How to Combat That Which You Don’t Know Is There?

Getting beyond the mantra of "See something, say something" to stem a deadly tide

By David Magnusson  |   Feb 21, 2019

First, the Stats

I am highly concerned about the rising rates of ambushes/unprovoked attacks on law enforcement officers. You should be too. Moving forward in this article, I will drive home something that hopefully resonates with all of you. But first, some sobering statistics: From 1987 – 1996, 701 officers were feloniously killed in this nation. Of those, 76 were ambushed; 10.8%

From 1997 – 2006, 562 officers were killed feloniously in the United States. That is a welcome reduction from 701 officers a decade earlier (19.8%). Of the officers killed, 93 of the 562 total were ambushed. The percentage increased from 10.8% a decade earlier, to 16.5%.

Almost terrifying is the increase in ambushes and unprovoked attacks that took place during the decade of 2007 – 2016. The total number of officers feloniously killed again declined over the previous decade. From 562 to 509, a decline of 9.4% occurred, and an even greater decline from two decades ago (27.3%). However, of the 509 officers killed—105 or 20.6%—were ambushed. Ambush percentages almost doubled in two decades.

Okay. We have a problem. The question that must be answered is “why”? From there we might figure out how to combat this problem.

Demographics?

Much has been written about the demographics of the offender and the fallen officer. I never took great liking to these types of statistics. There may be a commonality to offenders. Most are men. Most of the officers are men too. Ages vary. I suppose there is some worth from things that may jump out. However, ambushes/unprovoked attacks tell me that there is no one offender to watch out for. That’s the point: The threat is unspecific.

It is knowing before we even make contact with a person that he or she is going to snap. It is knowing, as we drive to a location, that for the first 50 times we have been in that area all was good and uneventful, and the upcoming one will be terrorizing.

There is just no way to know what lurks around the corner. There is no way know who lays in wait for a squad car to pull up. So what can demographics show us? We have to assume it can be everyone and no one, all at the same time.

Now What?

The only statistic of consequence is to fully realize that these incidents are climbing, and climbing sharply.  We cannot remain in Color Code Red for any extended length of time. But we cannot return to Color Code Yellow anymore. The statistics demand that we take notice. So here’s the rub: How do you take notice of something that you cannot see? How can you react to something that may not exist, though statistics show that it does, somewhere?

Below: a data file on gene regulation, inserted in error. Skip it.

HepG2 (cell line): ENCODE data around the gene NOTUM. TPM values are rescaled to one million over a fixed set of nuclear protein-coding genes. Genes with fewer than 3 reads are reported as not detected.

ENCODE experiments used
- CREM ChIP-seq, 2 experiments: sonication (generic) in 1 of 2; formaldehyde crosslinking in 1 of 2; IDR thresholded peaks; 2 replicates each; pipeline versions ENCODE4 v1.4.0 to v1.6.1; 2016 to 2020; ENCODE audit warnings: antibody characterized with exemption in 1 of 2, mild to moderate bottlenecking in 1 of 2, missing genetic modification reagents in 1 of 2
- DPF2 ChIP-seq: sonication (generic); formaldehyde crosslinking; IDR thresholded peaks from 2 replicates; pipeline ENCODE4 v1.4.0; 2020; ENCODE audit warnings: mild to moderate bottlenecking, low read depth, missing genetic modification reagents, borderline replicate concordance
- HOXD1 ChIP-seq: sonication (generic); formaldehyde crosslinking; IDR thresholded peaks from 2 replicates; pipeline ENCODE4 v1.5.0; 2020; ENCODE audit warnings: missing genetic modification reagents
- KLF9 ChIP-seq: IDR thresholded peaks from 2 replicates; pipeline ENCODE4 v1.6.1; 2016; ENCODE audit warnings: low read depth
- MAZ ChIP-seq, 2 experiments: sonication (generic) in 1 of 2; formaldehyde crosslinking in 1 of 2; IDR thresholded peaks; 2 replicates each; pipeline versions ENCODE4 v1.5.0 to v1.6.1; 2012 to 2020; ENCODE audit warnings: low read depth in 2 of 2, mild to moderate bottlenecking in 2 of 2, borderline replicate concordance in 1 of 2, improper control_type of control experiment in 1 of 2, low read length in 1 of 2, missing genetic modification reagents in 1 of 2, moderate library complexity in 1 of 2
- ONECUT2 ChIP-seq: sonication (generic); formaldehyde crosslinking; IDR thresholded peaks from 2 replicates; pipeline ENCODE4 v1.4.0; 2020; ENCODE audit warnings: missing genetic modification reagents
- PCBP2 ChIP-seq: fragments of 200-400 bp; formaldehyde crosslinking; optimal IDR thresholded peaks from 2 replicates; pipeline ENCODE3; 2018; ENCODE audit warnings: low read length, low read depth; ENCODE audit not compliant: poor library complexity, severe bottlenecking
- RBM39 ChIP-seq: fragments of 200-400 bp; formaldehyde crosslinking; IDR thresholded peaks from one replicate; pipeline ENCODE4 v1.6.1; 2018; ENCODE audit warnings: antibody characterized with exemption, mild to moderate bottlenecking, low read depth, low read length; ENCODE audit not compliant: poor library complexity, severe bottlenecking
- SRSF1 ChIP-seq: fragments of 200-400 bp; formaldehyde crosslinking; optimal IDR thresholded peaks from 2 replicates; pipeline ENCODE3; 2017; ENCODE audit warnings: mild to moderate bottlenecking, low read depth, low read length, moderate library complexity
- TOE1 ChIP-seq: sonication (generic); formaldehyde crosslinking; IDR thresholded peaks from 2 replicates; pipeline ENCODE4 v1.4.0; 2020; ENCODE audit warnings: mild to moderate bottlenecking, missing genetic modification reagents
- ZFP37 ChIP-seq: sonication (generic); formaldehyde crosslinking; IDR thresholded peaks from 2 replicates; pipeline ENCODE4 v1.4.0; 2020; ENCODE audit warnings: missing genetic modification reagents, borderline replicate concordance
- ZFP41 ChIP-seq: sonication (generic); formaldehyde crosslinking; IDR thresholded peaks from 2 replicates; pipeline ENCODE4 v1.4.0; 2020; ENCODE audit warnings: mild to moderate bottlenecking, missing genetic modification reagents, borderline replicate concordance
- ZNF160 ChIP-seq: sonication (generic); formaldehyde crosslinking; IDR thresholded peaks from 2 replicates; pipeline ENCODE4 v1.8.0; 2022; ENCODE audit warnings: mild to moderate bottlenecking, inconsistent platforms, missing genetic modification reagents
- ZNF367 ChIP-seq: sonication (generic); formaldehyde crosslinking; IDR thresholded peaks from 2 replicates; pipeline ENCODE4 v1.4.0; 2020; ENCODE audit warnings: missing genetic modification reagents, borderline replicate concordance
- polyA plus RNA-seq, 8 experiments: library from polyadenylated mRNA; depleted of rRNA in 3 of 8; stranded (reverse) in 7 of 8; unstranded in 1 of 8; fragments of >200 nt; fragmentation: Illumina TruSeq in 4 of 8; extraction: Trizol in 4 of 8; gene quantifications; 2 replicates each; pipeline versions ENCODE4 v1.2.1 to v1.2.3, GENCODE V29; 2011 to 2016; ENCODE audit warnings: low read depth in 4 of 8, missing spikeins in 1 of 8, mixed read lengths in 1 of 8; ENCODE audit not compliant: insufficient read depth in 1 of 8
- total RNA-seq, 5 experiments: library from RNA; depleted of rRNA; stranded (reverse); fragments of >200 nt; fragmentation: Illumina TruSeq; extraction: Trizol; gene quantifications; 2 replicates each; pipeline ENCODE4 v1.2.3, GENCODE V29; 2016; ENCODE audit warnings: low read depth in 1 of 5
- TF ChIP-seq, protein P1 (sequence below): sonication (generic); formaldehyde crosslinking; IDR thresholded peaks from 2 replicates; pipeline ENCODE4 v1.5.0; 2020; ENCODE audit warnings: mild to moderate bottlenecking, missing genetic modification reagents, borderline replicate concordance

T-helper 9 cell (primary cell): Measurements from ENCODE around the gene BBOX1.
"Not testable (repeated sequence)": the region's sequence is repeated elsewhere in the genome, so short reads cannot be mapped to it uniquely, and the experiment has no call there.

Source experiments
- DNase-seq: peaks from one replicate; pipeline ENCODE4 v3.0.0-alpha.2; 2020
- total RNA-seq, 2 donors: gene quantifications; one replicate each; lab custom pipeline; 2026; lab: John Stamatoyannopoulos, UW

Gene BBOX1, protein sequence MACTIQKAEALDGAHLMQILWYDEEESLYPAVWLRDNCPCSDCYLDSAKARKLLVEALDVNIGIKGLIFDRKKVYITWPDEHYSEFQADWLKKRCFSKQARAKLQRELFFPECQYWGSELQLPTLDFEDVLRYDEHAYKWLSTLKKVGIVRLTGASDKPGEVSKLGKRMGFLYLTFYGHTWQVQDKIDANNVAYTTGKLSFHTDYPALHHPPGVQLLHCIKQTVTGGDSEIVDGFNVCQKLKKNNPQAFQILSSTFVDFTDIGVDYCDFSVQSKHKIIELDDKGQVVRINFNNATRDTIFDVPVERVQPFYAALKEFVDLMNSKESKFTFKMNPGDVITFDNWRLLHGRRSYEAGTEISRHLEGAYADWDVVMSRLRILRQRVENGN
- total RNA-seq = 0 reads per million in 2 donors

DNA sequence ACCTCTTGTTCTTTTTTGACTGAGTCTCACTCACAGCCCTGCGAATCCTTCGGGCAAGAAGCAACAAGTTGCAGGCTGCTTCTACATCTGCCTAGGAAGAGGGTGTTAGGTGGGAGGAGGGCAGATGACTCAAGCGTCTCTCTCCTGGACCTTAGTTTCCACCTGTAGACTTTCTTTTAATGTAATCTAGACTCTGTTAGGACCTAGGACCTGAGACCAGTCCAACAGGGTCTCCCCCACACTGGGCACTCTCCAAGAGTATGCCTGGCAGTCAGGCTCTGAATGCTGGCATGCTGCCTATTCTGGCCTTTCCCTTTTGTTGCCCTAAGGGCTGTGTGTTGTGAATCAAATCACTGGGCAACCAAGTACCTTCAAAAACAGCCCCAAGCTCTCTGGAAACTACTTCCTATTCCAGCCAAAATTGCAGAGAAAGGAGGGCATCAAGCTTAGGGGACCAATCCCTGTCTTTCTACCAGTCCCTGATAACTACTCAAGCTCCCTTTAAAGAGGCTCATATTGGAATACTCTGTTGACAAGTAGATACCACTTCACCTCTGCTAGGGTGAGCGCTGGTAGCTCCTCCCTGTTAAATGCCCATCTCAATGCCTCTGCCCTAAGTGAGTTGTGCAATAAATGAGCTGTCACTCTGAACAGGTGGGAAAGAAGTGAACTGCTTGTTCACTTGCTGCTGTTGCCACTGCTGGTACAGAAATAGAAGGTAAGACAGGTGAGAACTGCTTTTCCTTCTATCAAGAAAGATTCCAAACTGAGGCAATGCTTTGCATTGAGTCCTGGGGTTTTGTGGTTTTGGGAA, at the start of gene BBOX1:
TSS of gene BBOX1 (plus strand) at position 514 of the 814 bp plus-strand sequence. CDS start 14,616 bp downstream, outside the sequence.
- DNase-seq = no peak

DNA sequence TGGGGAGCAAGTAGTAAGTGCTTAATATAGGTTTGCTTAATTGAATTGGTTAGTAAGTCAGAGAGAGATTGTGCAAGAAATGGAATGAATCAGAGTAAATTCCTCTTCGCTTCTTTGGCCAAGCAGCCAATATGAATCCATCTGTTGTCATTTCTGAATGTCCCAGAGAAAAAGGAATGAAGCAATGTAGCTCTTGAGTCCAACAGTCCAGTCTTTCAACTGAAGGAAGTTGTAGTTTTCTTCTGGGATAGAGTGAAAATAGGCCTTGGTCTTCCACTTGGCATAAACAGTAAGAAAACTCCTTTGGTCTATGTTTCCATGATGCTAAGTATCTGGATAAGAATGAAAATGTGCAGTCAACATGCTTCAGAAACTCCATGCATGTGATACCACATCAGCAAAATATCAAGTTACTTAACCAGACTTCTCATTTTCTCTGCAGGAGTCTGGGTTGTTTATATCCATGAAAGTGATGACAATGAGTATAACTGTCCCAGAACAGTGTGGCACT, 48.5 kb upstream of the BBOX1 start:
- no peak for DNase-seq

Is it enough to tell each other to “watch your six”? It seems to me that much more needs to be done. Some strategy needs to be employed in order to reverse this trend of ambush and unprovoked attacks.

Who Can Help?

On 12 September, 2001, a New York advertisement executive came up with “See something, say something.” It became the mantra of all New York City transportation. Nearly 18 years later, I believe there needs to be further revision that would encompass terrorism, mass shootings, school shootings, ambushes, and a wide array of other crimes including opioid sale and usage.

People see something. But they also hear something and/or read something. They know something. Now they have to do something. These ambushing killers do not exist in a vacuum. It is obvious that their anger, their rage, their disdain for law enforcement did not just materialize out of thin air. And because of that, someone knows something but either missed some signs or just chose to ignore them. Yes, some just snap. But most do not go from “zero to 60.” There is something there that flew under the radar.

Law enforcement must drive this point home to the communities they serve. Most mass shooters (including those who lay in wait to attack people) often tell their plans, or parts of their plans, to an uninvolved third party. They leak out information. We must teach people to listen for that, and then report it.

We, absolutely, must have our ears open to such information as it arrives. Though we don’t know where the next threat comes from, we all agree it is out there, somewhere, and it will happen again. Waiting for it, is no strategy but neither is a full militarization of law enforcement.

Conclusion

I fully believe that answers, the methods that will stem this increasing tide, will come from the community. We must drive that message home to them.

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David Magnusson

David Magnusson

Magnusson is retired as the chief of Havelock (N.C.) Police Department. He spent 30 years with the Miami Police Department, retiring there as a major. He is a graduate of American Military University with a Master's in Military history. Chief Magnusson also boxed as an amateur for twenty-six years.
David Magnusson

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